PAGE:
MaineHealth, the state’s largest health care provider, will fire employees who aren’t vaccinated against COVID-19 by Oct. 1, its spokesman said Thursday.

Asked what will happen if a MaineHealth employee is not fully vaccinated by the Oct. 1 deadline set by the state, spokesman John Porter confirmed in an interview that “they will be terminated.”

State officials last week issued a mandate requiring all health care workers in the state to be fully vaccinated by Oct. 1. The order issued by Gov. Janet Mills applies to hospital and nursing home staff, dentists, EMS personnel and other health care workers – about 150,000 workers in all. Only exemptions for medical reasons are allowed.

A few days after the order was issued, about 300 people gathered near Maine Medical Center in Portland to protest the new mandate, although it wasn’t clear how many were health care workers.

According to the most recent data available from the Maine Center for Disease Control and Prevention, 80 percent of hospital staff in Maine are fully vaccinated and 86 percent of ambulatory surgical center staff have gotten both doses. The rate drops, however, to 75 percent for assisted-living centers, 73 percent for nursing homes and 68 percent for staff at intermediate care facilities for individuals with intellectual disabilities.

Mills’ mandate suggested that employees who don’t comply could be fired, but Porter’s statement is the first explicit confirmation that an employer plans to follow through on terminating non-vaccinated workers.


National Nurses United, the union that represents about 2,000 nurses at Maine Medical Center, did not return a message Thursday night seeking an interview about Maine Health’s decision to terminate employees who don’t comply with the mandate.

Northern Light Health, the state’s second-largest health care provider, said Thursday that it, too, plans to fire workers who refuse to get vaccinated, although its process might be a little more drawn out, spokesman Ed Gilman said.

First, Gilman said, a worker who isn’t vaccinated by Oct. 1 will be removed from the work schedule and will then be required to meet with human resources officials to discuss next steps.

“After being removed from the schedule, we will allow a reconsideration period for employees to change their mind, before we end their employment,” he said. “We are trying to do everything that we can to encourage staff to meet the requirements of the law, and that will continue to be our focus.”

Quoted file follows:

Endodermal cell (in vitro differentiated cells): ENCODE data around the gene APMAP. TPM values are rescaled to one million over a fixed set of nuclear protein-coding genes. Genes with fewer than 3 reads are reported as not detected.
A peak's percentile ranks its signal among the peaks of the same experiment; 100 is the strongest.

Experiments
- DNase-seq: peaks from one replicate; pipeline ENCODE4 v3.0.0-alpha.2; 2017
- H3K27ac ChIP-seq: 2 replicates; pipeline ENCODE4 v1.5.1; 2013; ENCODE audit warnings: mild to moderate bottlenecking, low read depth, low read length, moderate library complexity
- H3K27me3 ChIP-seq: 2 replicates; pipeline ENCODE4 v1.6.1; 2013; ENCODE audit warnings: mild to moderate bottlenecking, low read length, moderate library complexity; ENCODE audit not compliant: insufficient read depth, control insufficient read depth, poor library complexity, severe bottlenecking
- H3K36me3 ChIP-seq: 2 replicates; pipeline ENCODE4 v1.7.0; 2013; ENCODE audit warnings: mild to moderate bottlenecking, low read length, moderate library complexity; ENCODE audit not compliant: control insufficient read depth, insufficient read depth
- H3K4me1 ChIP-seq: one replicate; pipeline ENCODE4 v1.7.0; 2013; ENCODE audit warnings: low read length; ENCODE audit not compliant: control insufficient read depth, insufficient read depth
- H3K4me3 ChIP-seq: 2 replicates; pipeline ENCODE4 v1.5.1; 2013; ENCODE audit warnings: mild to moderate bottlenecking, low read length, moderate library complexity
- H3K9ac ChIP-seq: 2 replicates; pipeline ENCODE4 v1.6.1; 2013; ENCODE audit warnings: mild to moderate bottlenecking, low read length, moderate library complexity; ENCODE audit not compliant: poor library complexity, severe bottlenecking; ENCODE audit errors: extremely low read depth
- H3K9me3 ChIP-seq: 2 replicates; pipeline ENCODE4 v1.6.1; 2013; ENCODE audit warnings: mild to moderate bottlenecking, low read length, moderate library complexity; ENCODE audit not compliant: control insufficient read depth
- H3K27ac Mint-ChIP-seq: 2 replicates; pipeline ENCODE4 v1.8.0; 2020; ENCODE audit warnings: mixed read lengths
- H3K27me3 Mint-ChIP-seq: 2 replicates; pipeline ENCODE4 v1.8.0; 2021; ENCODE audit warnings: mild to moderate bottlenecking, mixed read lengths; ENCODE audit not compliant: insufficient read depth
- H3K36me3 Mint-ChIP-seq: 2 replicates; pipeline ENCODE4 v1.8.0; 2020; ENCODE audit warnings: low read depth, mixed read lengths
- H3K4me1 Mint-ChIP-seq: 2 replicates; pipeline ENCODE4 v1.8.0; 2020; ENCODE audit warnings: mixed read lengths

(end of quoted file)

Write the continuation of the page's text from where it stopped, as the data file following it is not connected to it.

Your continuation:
Although MaineHealth was the first hospital operator to say that it will fire unvaccinated employees, all the hospitals in the state are coming to the realization that they will have to take that step, Steve Michaud, president of the Maine Hospital Association, said.

Firing is “the logical end point” for those who refuse to get vaccinated, Michaud said, but it comes at a time when hospitals “are in the middle of a pretty significant labor shortage.”


He said hospitals are under pressure because of rising admissions for COVID and non-COVID reasons. With no one sure how many health care workers might refuse to get vaccinated, worker scheduling is an even bigger headache than normal.

“We just don’t know” how many workers will quit or face firing, he said. “It’s a real dilemma for our members – how do you plan? It’s going to be a rocky few months here.”

Other health care organizations are wrestling with the question as well.

“Our members are still working through policies and procedures as the mandate was recently announced,” said Angela Westhoff, president and chief executive officer of the Maine Health Care Association.

The organization and its members – about 200 Maine nursing homes and assisted-living centers – are waiting for more details on the mandate from the state, Westhoff said.

“At this point there are more questions than answers,” she said.



Central Maine Medical Center in Lewiston did not return a message Thursday night seeking an interview about how it plans to handle employees who refuse to get vaccinated.

Porter said MaineHealth officials have heard concerns about the mandate from some employees, although none has told hospital officials that they plan to leave because of it.

During a conference call with reporters on Wednesday, Northern Light Health’s chief human resources officer, Paul Bolin, said a few employees have said they plan to leave over the vaccine requirement but didn’t provide an exact number. He said many others threatened to leave but have since changed their minds.

“I think it’s a very personal decision for many employees who are struggling with that the decision,” he said. “We strongly encourage anyone who has questions or concerns to discuss those with us and hopefully we can resolve them.”

Most of the major health care organizations and associations, including MaineHealth, have supported the requirement as necessary to keeping patients safe.

Other states have begun adopting similar mandates, including Rhode Island, which announced this week that all employees of state-licensed health care facilities and providers will be required to get vaccinated. Those who don’t comply could face financial penalties and/or the suspension or revocation of their license.

That penalty also could apply in Maine. The state is relying on employers to enforce the mandate, but some could be subject to citations by the Division of Licensing and Certification for non-compliance, as well as other enforcement action, according to information provided by the Mills administration.

Staff Writer Eric Russell contributed to this report.

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